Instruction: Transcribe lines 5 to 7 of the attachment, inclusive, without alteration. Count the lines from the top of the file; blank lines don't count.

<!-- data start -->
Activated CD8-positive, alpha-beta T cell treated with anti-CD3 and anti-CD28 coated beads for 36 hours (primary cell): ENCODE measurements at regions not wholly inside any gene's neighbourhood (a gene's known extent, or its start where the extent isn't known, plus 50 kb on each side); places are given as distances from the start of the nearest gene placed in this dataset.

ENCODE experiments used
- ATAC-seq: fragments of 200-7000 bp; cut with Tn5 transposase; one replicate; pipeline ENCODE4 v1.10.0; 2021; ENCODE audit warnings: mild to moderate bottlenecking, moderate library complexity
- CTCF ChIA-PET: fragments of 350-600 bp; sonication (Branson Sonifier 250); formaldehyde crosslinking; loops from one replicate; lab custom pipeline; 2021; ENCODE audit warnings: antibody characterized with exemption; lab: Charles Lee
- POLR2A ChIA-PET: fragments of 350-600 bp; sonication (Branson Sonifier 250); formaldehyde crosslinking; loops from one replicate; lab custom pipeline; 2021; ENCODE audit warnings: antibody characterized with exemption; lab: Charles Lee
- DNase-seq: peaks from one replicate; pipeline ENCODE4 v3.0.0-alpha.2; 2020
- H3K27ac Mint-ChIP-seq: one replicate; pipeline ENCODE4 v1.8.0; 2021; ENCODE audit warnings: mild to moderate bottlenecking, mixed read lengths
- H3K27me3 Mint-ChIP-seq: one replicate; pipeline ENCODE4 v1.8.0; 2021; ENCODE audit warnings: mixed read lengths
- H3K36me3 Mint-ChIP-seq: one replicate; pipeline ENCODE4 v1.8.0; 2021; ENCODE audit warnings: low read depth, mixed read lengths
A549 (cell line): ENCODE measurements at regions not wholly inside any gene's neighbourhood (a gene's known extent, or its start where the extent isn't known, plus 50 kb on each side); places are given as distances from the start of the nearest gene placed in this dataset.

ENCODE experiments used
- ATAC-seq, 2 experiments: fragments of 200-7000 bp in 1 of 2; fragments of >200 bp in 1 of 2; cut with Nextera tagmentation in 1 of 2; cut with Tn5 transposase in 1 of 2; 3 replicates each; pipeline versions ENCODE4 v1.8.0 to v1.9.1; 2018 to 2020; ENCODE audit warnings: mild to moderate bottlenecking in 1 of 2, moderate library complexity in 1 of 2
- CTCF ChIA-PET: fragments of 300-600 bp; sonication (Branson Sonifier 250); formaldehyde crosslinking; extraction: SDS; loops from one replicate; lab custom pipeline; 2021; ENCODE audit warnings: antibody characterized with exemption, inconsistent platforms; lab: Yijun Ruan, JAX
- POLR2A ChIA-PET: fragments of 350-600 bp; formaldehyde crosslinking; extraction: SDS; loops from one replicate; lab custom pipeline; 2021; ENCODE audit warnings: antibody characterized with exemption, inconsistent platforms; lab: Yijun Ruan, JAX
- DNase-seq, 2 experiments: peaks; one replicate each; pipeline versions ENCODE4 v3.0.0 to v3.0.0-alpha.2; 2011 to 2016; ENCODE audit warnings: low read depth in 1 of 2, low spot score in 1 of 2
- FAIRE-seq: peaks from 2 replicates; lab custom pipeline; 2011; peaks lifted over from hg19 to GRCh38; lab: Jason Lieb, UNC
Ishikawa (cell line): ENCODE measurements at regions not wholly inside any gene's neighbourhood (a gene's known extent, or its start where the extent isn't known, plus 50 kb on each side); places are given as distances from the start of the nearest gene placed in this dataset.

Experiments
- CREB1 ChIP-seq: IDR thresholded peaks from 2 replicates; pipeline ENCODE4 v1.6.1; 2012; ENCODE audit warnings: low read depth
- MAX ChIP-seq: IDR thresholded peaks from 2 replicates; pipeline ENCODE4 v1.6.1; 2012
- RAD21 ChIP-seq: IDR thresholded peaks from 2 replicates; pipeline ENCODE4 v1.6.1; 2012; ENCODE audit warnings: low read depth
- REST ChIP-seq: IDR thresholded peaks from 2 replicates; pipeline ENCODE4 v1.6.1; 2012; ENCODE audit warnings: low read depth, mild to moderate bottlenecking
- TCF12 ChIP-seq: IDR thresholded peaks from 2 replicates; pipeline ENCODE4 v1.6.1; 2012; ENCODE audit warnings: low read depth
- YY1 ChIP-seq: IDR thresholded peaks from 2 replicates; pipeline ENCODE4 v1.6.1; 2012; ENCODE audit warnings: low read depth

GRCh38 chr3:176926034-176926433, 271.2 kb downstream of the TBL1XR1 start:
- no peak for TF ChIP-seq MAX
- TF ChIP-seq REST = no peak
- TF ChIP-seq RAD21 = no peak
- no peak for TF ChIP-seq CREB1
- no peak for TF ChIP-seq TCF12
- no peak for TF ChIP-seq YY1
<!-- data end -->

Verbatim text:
- POLR2A ChIA-PET: fragments of 350-600 bp; sonication (Branson Sonifier 250); formaldehyde crosslinking; loops from one replicate; lab custom pipeline; 2021; ENCODE audit warnings: antibody characterized with exemption; lab: Charles Lee
- DNase-seq: peaks from one replicate; pipeline ENCODE4 v3.0.0-alpha.2; 2020
- H3K27ac Mint-ChIP-seq: one replicate; pipeline ENCODE4 v1.8.0; 2021; ENCODE audit warnings: mild to moderate bottlenecking, mixed read lengths